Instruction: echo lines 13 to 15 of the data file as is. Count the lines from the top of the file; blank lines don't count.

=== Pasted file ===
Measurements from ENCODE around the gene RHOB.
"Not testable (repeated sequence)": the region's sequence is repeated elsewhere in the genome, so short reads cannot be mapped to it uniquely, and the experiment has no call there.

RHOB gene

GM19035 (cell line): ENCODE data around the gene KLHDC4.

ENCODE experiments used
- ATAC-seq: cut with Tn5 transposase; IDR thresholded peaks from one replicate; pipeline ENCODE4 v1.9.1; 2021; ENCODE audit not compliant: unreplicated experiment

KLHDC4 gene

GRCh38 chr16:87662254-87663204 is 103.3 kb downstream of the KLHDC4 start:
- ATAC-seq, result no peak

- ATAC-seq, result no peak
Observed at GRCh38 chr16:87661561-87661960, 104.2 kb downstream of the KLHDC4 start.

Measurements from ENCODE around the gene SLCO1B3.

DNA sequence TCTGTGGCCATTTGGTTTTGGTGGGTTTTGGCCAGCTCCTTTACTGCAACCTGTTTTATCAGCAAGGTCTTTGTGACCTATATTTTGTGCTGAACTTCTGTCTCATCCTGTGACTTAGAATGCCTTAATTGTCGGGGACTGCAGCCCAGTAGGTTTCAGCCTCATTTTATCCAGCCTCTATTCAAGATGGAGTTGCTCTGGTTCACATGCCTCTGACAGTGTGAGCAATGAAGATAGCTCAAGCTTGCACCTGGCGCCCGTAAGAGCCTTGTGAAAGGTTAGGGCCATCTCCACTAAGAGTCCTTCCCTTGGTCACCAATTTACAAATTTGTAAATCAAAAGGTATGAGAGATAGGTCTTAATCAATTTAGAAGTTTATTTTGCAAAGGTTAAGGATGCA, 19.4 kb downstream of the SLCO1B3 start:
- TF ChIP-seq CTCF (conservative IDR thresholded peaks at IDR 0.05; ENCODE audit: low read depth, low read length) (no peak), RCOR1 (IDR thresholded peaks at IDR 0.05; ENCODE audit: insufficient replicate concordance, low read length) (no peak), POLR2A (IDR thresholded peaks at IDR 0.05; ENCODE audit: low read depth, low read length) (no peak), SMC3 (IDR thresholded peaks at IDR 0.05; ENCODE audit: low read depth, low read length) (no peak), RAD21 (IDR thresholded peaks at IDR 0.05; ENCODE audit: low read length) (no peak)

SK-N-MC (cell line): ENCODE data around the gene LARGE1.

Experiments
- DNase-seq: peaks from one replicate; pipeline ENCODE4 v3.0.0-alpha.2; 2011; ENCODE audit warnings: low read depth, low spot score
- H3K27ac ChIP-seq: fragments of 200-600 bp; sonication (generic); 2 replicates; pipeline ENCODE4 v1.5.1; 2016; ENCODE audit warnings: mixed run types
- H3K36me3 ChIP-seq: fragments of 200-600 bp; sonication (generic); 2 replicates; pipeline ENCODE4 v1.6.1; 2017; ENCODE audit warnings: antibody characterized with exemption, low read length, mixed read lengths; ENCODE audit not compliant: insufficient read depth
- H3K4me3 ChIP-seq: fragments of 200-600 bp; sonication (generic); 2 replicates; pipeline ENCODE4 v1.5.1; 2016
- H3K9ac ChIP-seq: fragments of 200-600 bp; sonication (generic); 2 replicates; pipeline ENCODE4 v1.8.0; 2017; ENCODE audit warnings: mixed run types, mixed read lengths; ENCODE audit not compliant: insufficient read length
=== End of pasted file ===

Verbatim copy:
DNA sequence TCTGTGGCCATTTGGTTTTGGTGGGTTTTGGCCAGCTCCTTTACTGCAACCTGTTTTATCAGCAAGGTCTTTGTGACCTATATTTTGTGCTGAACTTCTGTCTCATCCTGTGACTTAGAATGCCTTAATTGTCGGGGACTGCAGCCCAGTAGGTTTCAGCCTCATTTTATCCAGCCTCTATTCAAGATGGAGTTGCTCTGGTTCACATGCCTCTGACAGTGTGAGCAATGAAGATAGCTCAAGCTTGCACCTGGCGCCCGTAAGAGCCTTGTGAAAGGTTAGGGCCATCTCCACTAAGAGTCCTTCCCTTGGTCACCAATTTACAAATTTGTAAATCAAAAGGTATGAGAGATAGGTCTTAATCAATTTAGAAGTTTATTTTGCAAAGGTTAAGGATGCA, 19.4 kb downstream of the SLCO1B3 start:
- TF ChIP-seq CTCF (conservative IDR thresholded peaks at IDR 0.05; ENCODE audit: low read depth, low read length) (no peak), RCOR1 (IDR thresholded peaks at IDR 0.05; ENCODE audit: insufficient replicate concordance, low read length) (no peak), POLR2A (IDR thresholded peaks at IDR 0.05; ENCODE audit: low read depth, low read length) (no peak), SMC3 (IDR thresholded peaks at IDR 0.05; ENCODE audit: low read depth, low read length) (no peak), RAD21 (IDR thresholded peaks at IDR 0.05; ENCODE audit: low read length) (no peak)

SK-N-MC (cell line): ENCODE data around the gene LARGE1.